Timesheets for Freelancers

For freelancers, time is money. Most freelancers charge clients by the hour, making accurate time tracking a top priority. For those who work at a different location from their clients, understanding the time spent on a project becomes difficult. Using a time tracking system can allow them to measure working hours and share these records with their clients. This can help them produce accurate invoices and bill clients accordingly.

Accountant Timesheets

Accountants are another profession that bills by the hour. Timesheets and time tracking software can help accounting businesses track both their bills and the time they work.

Which Type of Timesheet Tracking Is Recommended & Why?

As mentioned previously, there are three main types of timesheet solutions in use by businesses today. These are:

  • Paper-based or manual recording/clocking in/out systems.
  • Spreadsheet software like Excel.
  • Purpose-built time tracking software.

Which one is best for your company depends on what you need from it.

A paper-based or manual register/clocking in/out system has fallen out of fashion in many workplaces. In the modern world, this type of system is only suitable for businesses that require simple logging of hours. Any company that requires data analysis or automation will find this timesheet solution wanting.

Spreadsheets, on the other hand, are still popular for timesheet solutions because of their ease of use and cheap implementation. They also offer a modicum of data-related analysis functions and automation. The major downside to spreadsheets is the need to understand the intricacies of the software and the lack of data analysis tools when compared to purpose-built software.

The most common timesheet solution in modern business is purpose-built software. Purpose-built software accommodates a variety of timesheet tasks. It can also automate many of the tasks an HR department may usually perform. From clocking in/out to logging work hours, to running payroll and performing data analysis, timesheet software can do it all.

What Are the 5 Advantages of Using Timesheets?

The advantage of timesheets will depend on the type of solution implemented. In general, businesses will experience the following advantages:

1. They Can Reduce Time Wastage

Timesheets help an employer understand where they are wasting man-hours. They can help weed out the tasks that take longer than necessary and help make decisions about how tasks can be optimized.

2. Easy Payroll and HR

Timesheet solutions in their basic form provide all the information required to run an array of HR tasks, including payroll. Even the most basic timesheet implementation will allow a business to see the number of hours an employee works so they can calculate their pay. On top of this, things like leave entitlement and other HR tasks can be simplified.

3. Accurate Billing

Timesheets help a business to bill accurately if they charge by the hour. Without a way to record the number of hours worked, sectors like freelancing, accountancy, and the law would find it impossible to bill clients.

A good timesheet solution will also allow clients to know where their money is going and how much work you have completed for them.

4. Automate Billing

Some timesheet software solutions allow organizations who bill by the hour to calculate invoices automatically. This can reduce the cost of billing and reduce the number of working hours to perform the task.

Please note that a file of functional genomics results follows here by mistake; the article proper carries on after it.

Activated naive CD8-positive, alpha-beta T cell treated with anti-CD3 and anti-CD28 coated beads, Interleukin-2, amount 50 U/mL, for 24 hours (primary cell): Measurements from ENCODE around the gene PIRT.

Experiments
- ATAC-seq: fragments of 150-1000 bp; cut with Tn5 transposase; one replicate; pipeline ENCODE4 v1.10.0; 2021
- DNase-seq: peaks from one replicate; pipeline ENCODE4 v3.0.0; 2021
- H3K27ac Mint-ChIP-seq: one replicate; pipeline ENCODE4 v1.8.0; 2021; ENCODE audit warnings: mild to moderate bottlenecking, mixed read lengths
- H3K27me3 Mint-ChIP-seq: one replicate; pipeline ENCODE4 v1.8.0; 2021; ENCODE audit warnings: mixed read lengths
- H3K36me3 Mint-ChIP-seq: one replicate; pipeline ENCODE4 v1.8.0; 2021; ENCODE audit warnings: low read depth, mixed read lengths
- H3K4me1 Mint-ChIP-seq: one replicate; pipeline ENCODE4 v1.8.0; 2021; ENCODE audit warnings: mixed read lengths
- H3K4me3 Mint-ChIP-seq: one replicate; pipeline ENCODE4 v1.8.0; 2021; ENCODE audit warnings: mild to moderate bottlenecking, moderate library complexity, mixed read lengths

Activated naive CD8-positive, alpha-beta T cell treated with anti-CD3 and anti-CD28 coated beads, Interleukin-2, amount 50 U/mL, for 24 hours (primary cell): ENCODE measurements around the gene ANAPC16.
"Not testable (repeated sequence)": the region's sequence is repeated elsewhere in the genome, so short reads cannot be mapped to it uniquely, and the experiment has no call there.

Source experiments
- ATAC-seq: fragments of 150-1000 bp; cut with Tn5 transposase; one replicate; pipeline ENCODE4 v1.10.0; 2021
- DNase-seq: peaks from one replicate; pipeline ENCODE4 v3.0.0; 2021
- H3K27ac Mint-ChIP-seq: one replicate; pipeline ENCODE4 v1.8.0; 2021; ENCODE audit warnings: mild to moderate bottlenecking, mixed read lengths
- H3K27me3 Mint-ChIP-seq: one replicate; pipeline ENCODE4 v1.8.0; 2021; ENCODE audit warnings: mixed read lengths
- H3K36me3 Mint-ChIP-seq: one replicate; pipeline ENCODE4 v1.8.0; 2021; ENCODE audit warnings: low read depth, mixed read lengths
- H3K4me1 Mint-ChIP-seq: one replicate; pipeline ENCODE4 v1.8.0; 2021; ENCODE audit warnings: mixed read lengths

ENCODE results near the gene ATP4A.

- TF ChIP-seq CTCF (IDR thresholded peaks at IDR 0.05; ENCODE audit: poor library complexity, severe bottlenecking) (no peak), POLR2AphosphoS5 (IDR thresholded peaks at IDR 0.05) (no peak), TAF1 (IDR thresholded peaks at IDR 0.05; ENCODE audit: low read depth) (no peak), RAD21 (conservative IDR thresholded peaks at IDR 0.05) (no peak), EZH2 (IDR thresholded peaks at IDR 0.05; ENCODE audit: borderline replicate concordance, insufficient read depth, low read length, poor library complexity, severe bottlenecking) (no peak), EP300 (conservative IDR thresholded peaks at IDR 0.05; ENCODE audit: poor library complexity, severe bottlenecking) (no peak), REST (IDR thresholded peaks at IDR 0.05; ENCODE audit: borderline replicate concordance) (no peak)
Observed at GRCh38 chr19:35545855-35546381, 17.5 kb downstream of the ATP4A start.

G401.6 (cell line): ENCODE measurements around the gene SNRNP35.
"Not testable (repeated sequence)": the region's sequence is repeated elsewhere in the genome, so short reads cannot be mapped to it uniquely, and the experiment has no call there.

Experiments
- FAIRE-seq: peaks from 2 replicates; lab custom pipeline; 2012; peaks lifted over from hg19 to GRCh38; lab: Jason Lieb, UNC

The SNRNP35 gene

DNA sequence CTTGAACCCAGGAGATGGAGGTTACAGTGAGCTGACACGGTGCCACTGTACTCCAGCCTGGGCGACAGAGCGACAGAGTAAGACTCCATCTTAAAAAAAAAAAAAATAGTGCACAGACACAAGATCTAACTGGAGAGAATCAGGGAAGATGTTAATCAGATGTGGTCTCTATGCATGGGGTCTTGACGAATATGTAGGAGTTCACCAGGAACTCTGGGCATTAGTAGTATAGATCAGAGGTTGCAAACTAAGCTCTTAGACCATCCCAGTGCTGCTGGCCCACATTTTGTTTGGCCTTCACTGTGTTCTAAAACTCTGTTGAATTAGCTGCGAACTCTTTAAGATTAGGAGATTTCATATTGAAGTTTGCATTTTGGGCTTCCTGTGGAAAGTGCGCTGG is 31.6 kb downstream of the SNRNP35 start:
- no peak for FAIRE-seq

5. Improve Project Management

Timesheets (especially timesheet software) are important tools for project management for many reasons, including:

  • Performance tracking. Want to know who works efficiently in your team? Want to know who to give your next important project to? Then timesheets may provide a solution. The metrics available from modern timesheet software allow managers to analyse the productivity of their employees. This can make it easier for them to see who works well and who needs to step up.
  • Helps manage estimated costs. If you know how well your team is performing, you can often use this to calculate future project costs.
  • Helps manage employee time. Want to know who is working on what and who is available? A quick look at a timesheet should provide the answers.

What Are the Disadvantages of Using Timesheets?

Despite the many benefits of tracking time, timesheet compliance can have negative effects on employees. These include:

Lower employee morale

While many individuals may thrive on being accountable for their own time management, some will feel like they are being spied on. Some, particularly those that value trust in their employer relationship, can suffer from reduced morale and a lack of feeling autonomous.

Timesheet guilt

Timesheets can lead to some team members feeling guilty about reporting their ‘real’ hours if a task takes longer than what is seen as an acceptable amount of time. This can lead to them reporting inaccurate numbers for a task and receiving less pay than they should.

Timesheet fraud

Timesheet fraud is far harder to accomplish in the modern world than it was in the past. Employees cannot generally get other workers to clock them in or out as they used to. But that doesn’t mean that timesheet fraud has gone away and inaccurate reporting of time still leads to wasted money for many businesses.

Difficult to track some tasks

Tasks like meetings, brainstorming sessions, and catch-ups are often billable but can be difficult to track efficiently.

What Are the Legal Requirements of Timesheets?

There are very few legal rules and regulations that dictate the use of timesheets. There is no legal requirement for an employer to implement a timesheet solution in the workplace. They are, however, required to ensure that pay/billing is accurate. Any issues in these areas can lead to legal proceedings taking place.

Often, the use of timesheets in the workplace is governed by an internal business policy. While these policies have little weight in the eyes of the law, employers are required to ensure that they treat all staff fairly.

In Conclusion

Timesheets are incredibly important to most businesses. We hope this guide has helped you understand the topic a little better. For more insightful guides, signup for a free demo.

Illustration by Icons 8 from Ouch!